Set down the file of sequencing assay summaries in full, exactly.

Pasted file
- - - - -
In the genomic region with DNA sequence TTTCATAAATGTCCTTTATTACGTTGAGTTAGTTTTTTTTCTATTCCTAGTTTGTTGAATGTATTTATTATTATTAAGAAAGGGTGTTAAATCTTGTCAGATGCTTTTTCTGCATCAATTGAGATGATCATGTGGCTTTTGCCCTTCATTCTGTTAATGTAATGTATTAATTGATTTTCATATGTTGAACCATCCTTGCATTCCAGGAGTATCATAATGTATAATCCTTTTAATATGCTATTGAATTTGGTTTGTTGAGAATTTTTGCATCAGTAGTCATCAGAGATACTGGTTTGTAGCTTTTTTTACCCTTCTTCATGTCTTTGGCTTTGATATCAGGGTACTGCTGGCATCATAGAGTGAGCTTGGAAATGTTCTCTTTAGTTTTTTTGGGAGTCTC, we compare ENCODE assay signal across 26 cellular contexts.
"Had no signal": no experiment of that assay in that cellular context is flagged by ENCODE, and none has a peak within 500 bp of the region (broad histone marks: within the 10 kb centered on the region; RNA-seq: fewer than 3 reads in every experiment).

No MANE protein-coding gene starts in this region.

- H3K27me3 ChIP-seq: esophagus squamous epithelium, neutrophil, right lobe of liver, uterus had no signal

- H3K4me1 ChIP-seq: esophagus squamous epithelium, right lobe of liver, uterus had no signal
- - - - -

In the genomic region with DNA sequence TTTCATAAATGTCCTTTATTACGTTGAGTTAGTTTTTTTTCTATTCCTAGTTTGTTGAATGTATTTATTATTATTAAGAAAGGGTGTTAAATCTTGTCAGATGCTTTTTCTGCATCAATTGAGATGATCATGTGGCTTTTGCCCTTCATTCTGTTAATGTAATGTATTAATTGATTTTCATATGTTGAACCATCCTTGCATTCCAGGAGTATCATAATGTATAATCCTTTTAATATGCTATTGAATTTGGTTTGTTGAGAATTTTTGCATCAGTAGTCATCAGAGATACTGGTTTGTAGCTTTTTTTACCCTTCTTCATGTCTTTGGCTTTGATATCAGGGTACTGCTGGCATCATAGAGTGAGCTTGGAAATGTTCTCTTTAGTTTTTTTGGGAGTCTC, we compare ENCODE assay signal across 26 cellular contexts.
"Had no signal": no experiment of that assay in that cellular context is flagged by ENCODE, and none has a peak within 500 bp of the region (broad histone marks: within the 10 kb centered on the region; RNA-seq: fewer than 3 reads in every experiment).

No MANE protein-coding gene starts in this region.

- H3K27me3 ChIP-seq: esophagus squamous epithelium, neutrophil, right lobe of liver, uterus had no signal

- H3K4me1 ChIP-seq: esophagus squamous epithelium, right lobe of liver, uterus had no signal